Investing.com | Jul 28, 2020 06:53
The slumping dollar rebounded, cooling the powerful gold and silver rallies.
This morning, contracts on the major US indices erased early gains, edging lower at time of writing, signaling there may not be a repeat of yesterday’s rally of the underlying benchmarks.
The STOXX Europe 600 Index gained briefly, led by energy and construction companies, before backtracking. Markets await the conclusion of the Fed's July meeting, which ends tomorrow, as well as further information regarding the size of additional jobless benefits from the US Congress, which has become an object of bitter contention between Democrats and Republicans as accelerating COVID-19 cases continue roiling the American and global economies.
At the same time, Monday's announcement that Moderna (NASDAQ:MRNA) has just started the third and final phase of clinical trials for its coronavirus vaccine, with additional candidates about to enter phase three in the coming weeks, offset concerns over the rising pandemic and a return to full lockdowns.
Now may be an appropriate time to remind readers that experts we've quoted in the past have insisted that no vaccine is likely to completely eradicate this mutating virus. As well, even if a one-and-done inoculation were to be found, due to logistics it is probably impossible to get the vaccine to a large portion of the global population.
An additional theme traders seem to have forgotten about—for now at least—is the brewing cold war between the US and China, and the upheaval it could cause, dismantling the global supply chain structure amid the worst pandemic in a hundred years. Of course, both sides have much to lose should the diplomatic tensions escalate, but that didn’t stop participants from engaging in last century's Soviet-US cold war either.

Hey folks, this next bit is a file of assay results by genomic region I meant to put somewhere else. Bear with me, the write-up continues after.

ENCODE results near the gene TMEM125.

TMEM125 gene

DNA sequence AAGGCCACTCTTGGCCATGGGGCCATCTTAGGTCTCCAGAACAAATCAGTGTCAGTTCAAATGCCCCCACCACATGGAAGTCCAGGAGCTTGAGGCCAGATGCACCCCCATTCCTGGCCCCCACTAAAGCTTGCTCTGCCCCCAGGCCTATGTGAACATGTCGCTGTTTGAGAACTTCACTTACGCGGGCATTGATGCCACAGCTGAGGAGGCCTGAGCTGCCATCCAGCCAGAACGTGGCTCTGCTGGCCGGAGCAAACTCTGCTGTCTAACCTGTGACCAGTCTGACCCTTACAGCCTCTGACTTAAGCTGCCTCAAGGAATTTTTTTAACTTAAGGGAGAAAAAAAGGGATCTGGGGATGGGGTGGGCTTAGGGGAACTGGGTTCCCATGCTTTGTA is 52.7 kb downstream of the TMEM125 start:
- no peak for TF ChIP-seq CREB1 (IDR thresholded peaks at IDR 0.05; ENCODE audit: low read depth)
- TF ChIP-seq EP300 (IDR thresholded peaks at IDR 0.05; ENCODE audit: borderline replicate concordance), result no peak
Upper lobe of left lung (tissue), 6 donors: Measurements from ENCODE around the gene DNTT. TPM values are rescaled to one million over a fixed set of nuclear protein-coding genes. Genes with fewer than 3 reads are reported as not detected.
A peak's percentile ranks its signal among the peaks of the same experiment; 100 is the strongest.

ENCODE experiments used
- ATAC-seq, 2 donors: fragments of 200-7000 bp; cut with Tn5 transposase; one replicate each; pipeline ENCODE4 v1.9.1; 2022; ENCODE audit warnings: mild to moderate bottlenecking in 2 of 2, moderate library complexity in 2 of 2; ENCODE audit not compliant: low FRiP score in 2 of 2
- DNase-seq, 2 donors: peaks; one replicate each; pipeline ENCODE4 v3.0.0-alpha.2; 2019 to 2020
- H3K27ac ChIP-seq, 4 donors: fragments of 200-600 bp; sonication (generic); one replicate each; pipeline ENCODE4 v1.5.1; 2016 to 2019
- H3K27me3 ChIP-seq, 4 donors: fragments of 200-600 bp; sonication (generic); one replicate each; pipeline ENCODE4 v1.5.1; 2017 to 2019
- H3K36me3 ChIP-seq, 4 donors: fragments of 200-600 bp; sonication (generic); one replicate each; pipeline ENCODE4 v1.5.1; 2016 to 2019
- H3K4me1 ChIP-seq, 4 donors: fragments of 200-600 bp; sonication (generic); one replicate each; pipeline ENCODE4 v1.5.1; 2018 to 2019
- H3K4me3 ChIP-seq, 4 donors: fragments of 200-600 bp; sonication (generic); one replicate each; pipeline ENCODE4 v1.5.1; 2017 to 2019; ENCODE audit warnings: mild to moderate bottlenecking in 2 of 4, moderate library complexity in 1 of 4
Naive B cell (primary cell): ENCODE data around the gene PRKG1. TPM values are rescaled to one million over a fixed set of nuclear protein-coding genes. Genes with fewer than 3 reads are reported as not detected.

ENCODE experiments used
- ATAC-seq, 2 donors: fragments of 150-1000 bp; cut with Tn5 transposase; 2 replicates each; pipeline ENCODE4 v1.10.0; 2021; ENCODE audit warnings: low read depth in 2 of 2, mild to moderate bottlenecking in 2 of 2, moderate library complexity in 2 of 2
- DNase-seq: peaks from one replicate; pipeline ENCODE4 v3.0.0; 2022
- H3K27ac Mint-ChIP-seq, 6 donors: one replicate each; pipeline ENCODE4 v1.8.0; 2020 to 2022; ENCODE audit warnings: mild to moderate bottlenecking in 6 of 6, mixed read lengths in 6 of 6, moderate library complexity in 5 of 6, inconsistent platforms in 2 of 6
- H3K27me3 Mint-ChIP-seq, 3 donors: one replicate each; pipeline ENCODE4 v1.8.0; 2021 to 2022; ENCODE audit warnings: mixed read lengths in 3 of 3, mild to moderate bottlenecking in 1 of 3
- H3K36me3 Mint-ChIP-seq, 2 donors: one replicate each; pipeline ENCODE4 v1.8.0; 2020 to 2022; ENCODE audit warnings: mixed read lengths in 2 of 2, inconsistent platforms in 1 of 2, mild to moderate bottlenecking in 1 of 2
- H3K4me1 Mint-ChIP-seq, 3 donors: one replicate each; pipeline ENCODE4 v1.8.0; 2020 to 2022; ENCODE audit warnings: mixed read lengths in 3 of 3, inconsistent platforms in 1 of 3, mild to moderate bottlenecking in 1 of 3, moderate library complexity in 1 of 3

Today, Asian stocks showed uneven results following yesterday's Wall Street rebound after a two day selloff at the end of last week. Chinese shares enjoyed the reprieve from tensions with the world’s largest economy. The Shanghai Composite rose 0.7%, as did Hong Kong’s Hang Seng Index.
However, South Korea’s KOSPI outperformed, (+1.8%), boosted by Samsung Electronics (KS:005930), which rallied on the growing view that the company would gain from Intel's (NASDAQ:INTC) plan to outsource more manufacturing. South Korean shares attracted net demand, to the tune of $109 billion, the most since Sep 2013.
Treasury yields, including for the 10-year note, were whipsawed.
Yields gave up a fourth day of gains, developing a shooting star, as bond bulls were burned when rates touched the falling channel top.
Demand for Treasuries spurred a bounce in the dollar along with yields.
However, the greenback may face its own resistance, the bottom of falling channel, corresponding to the resistance for yield from the same pattern.
The stronger dollar pressured gold, causing it to drop for the first time in eight days after it made a new record high, after its longest winning streak since 2011.
The yellow metal reached the extremely overbought RSI level of 81.29, the highest since June 2014. Nevertheless, we see a support at the $1900 levels, above the rising channel from which it broke free of on Thursday.
Dollar strength and gold weakness weighed on Bitcoin.
The cryptocurrency retreated below $11,000 after breaking above that level for the first time in nearly a year. The move completed a bottom for the digital currency.
Oil shifted slightly lower, trading at the midway point to $42 per barrel. This makes it the 13th consecutive day WTI remains above $40 a barrel.
The commodity must break free of the 200 DMA to gain traders’ confidence, after completing an ascending triangle.
Written By: Investing.com
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